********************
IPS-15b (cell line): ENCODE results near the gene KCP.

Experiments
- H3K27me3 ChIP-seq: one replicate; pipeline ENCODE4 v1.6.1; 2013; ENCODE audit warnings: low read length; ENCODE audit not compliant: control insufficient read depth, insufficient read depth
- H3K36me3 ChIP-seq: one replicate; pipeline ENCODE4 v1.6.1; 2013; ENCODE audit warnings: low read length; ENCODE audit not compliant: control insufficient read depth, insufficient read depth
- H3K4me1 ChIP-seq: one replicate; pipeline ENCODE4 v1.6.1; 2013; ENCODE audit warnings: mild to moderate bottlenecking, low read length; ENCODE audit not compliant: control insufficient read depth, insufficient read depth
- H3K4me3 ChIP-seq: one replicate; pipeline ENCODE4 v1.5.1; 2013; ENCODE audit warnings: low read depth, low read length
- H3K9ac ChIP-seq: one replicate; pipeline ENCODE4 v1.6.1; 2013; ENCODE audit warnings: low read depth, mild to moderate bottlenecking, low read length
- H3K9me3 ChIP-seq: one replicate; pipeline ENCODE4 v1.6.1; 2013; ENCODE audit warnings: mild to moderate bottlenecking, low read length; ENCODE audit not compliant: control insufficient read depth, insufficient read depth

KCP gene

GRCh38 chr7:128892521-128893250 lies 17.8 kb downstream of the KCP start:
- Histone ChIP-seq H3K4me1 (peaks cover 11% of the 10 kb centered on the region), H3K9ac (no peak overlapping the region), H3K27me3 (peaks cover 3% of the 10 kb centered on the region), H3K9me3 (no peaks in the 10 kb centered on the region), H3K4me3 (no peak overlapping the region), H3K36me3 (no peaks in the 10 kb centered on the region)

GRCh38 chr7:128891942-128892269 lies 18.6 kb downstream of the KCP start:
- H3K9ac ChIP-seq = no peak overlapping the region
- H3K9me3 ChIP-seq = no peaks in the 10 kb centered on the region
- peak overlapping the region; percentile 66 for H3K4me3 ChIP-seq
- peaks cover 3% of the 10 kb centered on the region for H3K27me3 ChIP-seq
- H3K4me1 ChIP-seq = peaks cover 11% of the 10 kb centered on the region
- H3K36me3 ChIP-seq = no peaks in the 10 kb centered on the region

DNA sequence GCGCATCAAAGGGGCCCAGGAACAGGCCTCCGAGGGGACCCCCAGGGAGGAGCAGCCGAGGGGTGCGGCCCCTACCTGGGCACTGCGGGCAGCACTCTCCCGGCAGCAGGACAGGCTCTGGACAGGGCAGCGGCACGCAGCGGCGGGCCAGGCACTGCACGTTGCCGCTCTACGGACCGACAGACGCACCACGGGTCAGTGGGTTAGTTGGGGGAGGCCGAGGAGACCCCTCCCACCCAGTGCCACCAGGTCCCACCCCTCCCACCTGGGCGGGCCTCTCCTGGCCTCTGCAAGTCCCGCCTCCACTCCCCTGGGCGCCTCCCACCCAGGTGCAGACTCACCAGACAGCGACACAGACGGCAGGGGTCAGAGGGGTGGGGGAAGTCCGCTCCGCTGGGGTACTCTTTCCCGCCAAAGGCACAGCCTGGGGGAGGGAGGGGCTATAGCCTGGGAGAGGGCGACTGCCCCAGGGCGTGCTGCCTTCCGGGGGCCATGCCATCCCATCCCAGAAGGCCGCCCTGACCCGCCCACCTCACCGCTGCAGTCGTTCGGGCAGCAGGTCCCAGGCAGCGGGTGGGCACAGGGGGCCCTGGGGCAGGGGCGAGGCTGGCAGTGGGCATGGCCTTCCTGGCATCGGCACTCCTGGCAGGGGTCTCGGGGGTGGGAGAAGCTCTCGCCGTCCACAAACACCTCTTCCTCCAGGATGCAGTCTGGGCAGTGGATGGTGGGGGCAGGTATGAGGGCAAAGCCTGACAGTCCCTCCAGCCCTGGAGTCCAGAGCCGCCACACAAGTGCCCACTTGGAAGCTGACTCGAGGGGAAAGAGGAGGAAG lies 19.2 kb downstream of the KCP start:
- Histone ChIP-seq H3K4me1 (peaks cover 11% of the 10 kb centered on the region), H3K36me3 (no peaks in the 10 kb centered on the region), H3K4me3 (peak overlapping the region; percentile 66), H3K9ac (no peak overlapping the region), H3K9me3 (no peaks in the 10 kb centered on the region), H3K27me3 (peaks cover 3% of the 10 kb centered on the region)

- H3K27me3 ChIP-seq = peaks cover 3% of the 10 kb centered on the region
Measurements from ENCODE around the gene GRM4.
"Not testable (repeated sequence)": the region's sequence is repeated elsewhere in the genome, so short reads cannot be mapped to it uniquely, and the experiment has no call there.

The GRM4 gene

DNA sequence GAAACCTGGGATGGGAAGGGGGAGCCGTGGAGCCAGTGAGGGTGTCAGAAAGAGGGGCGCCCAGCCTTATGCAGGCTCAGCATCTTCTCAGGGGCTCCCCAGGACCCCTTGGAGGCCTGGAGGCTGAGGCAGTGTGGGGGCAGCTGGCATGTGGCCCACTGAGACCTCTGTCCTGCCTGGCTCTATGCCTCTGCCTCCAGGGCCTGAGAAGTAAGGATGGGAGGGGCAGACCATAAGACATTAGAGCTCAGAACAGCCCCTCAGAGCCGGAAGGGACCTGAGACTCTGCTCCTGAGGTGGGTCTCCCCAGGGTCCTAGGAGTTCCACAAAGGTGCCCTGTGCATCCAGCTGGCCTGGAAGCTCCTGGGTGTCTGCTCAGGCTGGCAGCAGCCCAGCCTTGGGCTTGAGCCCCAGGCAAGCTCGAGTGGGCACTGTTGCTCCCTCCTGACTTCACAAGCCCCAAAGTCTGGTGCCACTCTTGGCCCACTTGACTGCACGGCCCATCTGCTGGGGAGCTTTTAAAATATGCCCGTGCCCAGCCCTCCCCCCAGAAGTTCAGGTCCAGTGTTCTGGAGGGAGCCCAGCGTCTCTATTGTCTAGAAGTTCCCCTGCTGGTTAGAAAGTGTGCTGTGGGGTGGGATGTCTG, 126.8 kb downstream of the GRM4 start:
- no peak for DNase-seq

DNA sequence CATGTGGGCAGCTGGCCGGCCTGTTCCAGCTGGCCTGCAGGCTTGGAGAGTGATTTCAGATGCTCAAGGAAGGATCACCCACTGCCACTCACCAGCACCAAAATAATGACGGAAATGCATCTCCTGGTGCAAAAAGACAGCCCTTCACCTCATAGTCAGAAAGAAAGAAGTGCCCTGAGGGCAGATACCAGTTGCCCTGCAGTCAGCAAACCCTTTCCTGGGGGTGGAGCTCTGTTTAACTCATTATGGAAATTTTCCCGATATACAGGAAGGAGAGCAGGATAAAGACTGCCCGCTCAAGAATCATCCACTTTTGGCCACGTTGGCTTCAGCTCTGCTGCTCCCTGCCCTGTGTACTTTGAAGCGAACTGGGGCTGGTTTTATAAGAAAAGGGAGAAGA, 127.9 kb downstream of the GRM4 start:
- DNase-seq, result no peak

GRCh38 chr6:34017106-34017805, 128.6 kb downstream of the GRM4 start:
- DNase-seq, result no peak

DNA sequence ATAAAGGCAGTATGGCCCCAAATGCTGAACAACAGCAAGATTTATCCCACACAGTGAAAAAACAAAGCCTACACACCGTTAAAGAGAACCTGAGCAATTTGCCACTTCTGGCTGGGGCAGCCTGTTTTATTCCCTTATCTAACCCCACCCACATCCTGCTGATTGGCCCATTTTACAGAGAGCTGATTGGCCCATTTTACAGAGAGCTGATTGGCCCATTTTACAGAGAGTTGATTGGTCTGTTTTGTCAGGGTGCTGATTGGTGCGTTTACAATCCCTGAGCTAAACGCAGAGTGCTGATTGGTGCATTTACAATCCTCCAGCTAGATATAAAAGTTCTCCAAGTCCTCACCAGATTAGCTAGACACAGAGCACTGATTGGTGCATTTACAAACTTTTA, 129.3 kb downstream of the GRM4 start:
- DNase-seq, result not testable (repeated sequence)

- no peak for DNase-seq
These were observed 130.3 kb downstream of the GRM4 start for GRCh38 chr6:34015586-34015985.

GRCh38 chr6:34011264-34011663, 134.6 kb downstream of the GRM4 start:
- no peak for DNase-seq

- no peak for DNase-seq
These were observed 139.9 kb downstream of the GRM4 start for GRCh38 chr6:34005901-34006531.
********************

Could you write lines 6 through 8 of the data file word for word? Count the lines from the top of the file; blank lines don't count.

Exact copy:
- H3K4me3 ChIP-seq: one replicate; pipeline ENCODE4 v1.5.1; 2013; ENCODE audit warnings: low read depth, low read length
- H3K9ac ChIP-seq: one replicate; pipeline ENCODE4 v1.6.1; 2013; ENCODE audit warnings: low read depth, mild to moderate bottlenecking, low read length
- H3K9me3 ChIP-seq: one replicate; pipeline ENCODE4 v1.6.1; 2013; ENCODE audit warnings: mild to moderate bottlenecking, low read length; ENCODE audit not compliant: control insufficient read depth, insufficient read depth